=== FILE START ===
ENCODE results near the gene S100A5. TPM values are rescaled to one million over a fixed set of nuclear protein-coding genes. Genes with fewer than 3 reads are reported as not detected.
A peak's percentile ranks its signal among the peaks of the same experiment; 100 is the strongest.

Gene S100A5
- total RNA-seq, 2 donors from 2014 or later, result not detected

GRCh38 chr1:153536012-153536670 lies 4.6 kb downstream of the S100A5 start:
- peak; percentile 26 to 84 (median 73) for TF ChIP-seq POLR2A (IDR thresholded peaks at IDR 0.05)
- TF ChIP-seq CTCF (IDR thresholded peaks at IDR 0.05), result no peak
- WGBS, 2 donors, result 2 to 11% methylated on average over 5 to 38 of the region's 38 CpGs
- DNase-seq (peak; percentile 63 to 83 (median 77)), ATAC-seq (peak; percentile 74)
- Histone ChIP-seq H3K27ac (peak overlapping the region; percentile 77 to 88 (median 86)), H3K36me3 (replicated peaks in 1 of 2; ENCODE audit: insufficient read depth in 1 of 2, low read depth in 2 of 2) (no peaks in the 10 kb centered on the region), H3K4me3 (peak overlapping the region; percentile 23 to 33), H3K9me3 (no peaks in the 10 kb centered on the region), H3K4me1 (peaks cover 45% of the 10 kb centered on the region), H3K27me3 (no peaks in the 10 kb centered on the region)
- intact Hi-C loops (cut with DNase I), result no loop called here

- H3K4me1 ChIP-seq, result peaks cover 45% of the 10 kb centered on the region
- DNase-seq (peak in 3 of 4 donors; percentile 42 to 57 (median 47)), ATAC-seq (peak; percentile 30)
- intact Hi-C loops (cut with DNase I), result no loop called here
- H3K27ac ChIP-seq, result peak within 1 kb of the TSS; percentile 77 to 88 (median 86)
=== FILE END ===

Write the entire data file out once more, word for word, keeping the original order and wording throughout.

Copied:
ENCODE results near the gene S100A5. TPM values are rescaled to one million over a fixed set of nuclear protein-coding genes. Genes with fewer than 3 reads are reported as not detected.
A peak's percentile ranks its signal among the peaks of the same experiment; 100 is the strongest.

Gene S100A5
- total RNA-seq, 2 donors from 2014 or later, result not detected

GRCh38 chr1:153536012-153536670 lies 4.6 kb downstream of the S100A5 start:
- peak; percentile 26 to 84 (median 73) for TF ChIP-seq POLR2A (IDR thresholded peaks at IDR 0.05)
- TF ChIP-seq CTCF (IDR thresholded peaks at IDR 0.05), result no peak
- WGBS, 2 donors, result 2 to 11% methylated on average over 5 to 38 of the region's 38 CpGs
- DNase-seq (peak; percentile 63 to 83 (median 77)), ATAC-seq (peak; percentile 74)
- Histone ChIP-seq H3K27ac (peak overlapping the region; percentile 77 to 88 (median 86)), H3K36me3 (replicated peaks in 1 of 2; ENCODE audit: insufficient read depth in 1 of 2, low read depth in 2 of 2) (no peaks in the 10 kb centered on the region), H3K4me3 (peak overlapping the region; percentile 23 to 33), H3K9me3 (no peaks in the 10 kb centered on the region), H3K4me1 (peaks cover 45% of the 10 kb centered on the region), H3K27me3 (no peaks in the 10 kb centered on the region)
- intact Hi-C loops (cut with DNase I), result no loop called here

- H3K4me1 ChIP-seq, result peaks cover 45% of the 10 kb centered on the region
- DNase-seq (peak in 3 of 4 donors; percentile 42 to 57 (median 47)), ATAC-seq (peak; percentile 30)
- intact Hi-C loops (cut with DNase I), result no loop called here
- H3K27ac ChIP-seq, result peak within 1 kb of the TSS; percentile 77 to 88 (median 86)